U.S. Transportation Secretary discusses importance of rail - WFSB 3 Connecticut

U.S. Transportation Secretary discusses importance of rail investment

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The following photo is from Gov. Dannel P. Malloy's Twitter account. The following photo is from Gov. Dannel P. Malloy's Twitter account.

U.S. Transportation Secretary Anthony Foxx was in New Haven to discuss upgrading Connecticut's aging rail system, however it comes after rising safety concerns following a crash on a Metro-North line in May.

Monday's visit is in direct response to the Metro-North train derailment in Bridgeport in May. That incident injured dozens of passengers, caused millions in damage and impacted the busy commute for days.

In the days following the derailment, which sent 76 people to the hospital, the tracks were down as crews made repairs and investigators looked into a cause.

A preliminary report by the National Transportation Safety Board showed that the tracks were inspected just two days before the crash.

Investigators found a problem with the supporting material under the rail joint and the NTSB is trying to figure out if that is in fact the cause. Sections of the rail impacted from the crash were taken for testing, but the NTSB said it could take up to a year and a half before it issues a full report.

Eyewitness News asked Foxx, who was making his first official visit to any state since his confirmation, about that crash and what needs to be make the rails safer.

Foxx pledged his commitment to making federal money available to improve safety and reliability.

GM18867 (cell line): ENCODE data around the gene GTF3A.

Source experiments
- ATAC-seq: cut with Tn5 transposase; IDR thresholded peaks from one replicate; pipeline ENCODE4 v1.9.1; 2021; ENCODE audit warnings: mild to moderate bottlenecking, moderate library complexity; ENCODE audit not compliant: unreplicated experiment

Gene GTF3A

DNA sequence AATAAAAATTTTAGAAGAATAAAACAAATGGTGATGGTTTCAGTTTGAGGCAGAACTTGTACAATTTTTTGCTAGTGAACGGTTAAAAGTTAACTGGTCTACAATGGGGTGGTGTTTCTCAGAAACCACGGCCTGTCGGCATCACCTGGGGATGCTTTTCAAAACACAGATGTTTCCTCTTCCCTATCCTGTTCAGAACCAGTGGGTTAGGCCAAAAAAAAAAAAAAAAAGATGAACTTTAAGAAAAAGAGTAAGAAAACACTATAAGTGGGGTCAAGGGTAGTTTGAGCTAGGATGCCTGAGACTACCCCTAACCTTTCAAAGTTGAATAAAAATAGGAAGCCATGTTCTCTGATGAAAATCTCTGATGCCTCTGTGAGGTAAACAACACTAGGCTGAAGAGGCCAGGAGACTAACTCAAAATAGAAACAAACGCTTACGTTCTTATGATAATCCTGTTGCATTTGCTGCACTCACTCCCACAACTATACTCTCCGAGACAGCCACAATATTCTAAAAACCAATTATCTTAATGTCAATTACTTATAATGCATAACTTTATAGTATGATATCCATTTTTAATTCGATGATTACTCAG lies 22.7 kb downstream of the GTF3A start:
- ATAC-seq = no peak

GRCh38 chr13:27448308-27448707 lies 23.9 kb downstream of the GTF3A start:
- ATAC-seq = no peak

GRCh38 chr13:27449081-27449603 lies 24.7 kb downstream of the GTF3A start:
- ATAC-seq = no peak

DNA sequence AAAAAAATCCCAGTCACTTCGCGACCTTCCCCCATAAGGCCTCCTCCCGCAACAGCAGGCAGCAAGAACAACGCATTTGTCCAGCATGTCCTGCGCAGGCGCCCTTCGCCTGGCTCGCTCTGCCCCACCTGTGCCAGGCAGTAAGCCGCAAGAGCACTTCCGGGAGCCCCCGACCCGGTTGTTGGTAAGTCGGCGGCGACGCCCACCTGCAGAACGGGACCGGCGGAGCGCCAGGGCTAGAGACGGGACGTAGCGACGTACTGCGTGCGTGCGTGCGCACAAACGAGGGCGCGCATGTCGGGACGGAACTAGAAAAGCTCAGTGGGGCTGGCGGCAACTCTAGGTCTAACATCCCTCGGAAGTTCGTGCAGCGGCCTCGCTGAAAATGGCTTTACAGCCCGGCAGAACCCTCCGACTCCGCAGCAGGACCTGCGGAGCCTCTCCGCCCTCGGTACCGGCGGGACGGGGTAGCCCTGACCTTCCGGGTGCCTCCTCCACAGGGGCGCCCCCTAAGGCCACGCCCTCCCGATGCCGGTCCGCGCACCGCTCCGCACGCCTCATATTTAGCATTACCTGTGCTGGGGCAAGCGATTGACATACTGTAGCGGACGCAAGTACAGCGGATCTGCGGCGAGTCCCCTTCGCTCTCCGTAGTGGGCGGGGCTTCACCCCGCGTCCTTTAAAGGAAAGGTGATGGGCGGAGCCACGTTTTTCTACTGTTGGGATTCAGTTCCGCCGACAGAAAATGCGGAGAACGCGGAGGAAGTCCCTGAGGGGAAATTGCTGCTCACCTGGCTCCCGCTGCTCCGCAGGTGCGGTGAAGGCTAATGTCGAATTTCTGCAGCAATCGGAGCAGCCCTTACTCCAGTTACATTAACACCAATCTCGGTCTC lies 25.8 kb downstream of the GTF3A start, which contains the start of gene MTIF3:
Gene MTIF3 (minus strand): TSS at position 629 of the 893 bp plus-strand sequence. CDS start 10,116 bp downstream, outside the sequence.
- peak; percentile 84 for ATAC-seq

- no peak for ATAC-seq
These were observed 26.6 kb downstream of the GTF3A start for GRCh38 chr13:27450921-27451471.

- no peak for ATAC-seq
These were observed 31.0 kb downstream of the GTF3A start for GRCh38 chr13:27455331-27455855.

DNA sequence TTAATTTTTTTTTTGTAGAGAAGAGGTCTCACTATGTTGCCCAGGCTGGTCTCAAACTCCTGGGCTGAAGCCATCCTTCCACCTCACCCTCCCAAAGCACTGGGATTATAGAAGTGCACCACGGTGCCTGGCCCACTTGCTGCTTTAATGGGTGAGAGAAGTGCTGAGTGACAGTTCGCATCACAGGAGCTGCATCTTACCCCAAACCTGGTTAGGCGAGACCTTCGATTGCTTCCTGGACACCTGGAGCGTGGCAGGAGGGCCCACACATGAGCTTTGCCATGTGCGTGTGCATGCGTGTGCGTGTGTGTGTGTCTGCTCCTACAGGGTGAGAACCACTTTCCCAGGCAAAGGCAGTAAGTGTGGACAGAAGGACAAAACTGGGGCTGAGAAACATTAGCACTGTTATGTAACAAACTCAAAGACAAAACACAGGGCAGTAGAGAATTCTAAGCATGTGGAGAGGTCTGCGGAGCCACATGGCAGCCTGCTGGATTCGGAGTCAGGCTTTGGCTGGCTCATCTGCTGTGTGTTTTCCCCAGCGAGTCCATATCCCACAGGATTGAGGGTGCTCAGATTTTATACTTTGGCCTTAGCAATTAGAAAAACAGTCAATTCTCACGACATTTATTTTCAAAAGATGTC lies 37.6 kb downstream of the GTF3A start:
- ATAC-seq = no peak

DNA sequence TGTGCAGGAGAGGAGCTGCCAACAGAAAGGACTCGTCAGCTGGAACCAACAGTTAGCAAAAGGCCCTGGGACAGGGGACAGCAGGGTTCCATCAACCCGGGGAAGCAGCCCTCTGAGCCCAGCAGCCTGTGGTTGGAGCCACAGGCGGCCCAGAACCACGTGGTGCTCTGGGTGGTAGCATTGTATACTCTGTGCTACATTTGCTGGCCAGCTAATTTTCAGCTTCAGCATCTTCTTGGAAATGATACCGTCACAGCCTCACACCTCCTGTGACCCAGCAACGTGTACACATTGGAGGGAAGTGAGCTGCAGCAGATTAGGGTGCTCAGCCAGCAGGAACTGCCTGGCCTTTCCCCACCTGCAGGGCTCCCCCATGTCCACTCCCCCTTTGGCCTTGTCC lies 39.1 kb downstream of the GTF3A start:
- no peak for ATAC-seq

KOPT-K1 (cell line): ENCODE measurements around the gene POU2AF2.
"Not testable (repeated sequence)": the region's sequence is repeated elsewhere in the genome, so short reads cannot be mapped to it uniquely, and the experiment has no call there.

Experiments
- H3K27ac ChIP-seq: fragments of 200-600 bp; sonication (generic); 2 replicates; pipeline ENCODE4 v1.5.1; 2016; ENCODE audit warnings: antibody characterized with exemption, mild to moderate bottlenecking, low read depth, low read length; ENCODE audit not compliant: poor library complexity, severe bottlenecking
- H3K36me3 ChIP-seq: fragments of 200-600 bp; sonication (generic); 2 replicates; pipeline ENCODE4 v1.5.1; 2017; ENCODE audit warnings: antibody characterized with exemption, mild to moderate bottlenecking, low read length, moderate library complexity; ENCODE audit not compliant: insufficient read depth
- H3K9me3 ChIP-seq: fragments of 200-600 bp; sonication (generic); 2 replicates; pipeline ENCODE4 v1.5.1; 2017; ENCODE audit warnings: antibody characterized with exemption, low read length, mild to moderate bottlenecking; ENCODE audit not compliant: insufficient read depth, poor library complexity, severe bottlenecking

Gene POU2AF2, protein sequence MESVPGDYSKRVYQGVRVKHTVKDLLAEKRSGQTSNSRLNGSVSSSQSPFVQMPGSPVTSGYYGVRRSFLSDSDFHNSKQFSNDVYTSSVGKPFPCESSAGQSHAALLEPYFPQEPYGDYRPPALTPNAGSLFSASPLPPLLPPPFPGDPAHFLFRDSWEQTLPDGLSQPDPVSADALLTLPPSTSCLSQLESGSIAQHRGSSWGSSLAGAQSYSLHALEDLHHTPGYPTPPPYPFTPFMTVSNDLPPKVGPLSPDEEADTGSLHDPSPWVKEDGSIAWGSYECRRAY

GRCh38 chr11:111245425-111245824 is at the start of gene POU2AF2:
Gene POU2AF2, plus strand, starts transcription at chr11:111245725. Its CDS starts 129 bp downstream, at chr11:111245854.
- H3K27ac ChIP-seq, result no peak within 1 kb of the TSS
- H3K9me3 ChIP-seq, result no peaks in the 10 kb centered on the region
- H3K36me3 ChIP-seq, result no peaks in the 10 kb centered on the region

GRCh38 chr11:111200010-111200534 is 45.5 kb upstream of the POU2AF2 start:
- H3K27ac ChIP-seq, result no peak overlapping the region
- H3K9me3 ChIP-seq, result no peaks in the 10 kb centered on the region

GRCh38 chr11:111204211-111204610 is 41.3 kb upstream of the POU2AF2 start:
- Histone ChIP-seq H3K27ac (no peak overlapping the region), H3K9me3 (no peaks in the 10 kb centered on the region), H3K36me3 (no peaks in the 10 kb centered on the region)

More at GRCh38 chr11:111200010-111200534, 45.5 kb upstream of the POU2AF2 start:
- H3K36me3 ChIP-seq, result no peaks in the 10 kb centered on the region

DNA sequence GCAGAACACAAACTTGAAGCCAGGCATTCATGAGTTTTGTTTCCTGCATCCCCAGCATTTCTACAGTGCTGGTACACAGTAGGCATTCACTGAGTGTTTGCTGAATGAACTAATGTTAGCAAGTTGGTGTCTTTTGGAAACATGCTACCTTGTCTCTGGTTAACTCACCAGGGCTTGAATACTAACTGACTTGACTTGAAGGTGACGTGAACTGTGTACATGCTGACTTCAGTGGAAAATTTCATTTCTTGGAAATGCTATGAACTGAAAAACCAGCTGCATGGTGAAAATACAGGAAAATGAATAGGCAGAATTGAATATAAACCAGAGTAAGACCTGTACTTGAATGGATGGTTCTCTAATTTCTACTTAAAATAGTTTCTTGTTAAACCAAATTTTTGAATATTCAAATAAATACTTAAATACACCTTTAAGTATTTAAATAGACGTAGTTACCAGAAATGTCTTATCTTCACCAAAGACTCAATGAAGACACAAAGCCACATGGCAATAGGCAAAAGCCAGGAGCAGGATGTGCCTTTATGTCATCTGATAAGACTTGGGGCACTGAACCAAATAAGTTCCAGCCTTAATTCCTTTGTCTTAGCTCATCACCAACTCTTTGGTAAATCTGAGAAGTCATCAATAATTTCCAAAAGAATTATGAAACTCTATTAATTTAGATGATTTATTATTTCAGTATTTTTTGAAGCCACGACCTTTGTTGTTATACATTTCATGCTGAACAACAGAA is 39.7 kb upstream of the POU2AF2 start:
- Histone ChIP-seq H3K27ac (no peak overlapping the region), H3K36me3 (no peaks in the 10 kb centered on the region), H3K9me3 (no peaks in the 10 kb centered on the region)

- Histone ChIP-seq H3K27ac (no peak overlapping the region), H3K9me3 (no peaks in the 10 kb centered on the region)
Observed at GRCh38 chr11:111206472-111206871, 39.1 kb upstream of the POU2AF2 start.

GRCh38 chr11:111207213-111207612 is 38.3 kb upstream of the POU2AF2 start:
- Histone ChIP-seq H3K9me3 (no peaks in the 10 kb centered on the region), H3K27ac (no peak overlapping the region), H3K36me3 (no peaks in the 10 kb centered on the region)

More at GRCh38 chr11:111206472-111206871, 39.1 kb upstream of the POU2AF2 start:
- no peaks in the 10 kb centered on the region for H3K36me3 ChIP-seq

"In the north east, we have an aging rail infrastructure that needs to be maintained and repaired in some cases," Foxx said.

Every day, thousands of commuters use the New Haven Line to head towards New York City.

However, Foxx stopped short of saying whether there should be more inspections.

"On that very same day, defects were found in other sections of the track by the same inspectors," said U.S. Sen. Richard Blumenthal. "None of them were corrected."

Several lawsuits have been filed by those injured. Connecticut is liable for damages and claims because they own the tracks, even though Metro-North operates and maintains them.

Connecticut elected leaders said they see rail improvements as a way to spur economic growth and create jobs.

Linda Hesser travels by train quite often to see family and friends. She said people sometimes take safety for granted.

"I feel pretty safe. I don't even worry about it," Hesser said. "I know it's getting older and I see the accidents. But I never focus on that."

Connecticut elected leaders want all the federal money that's available. Half of the new rail cars are up and ready while the other half is on its way to Connecticut.

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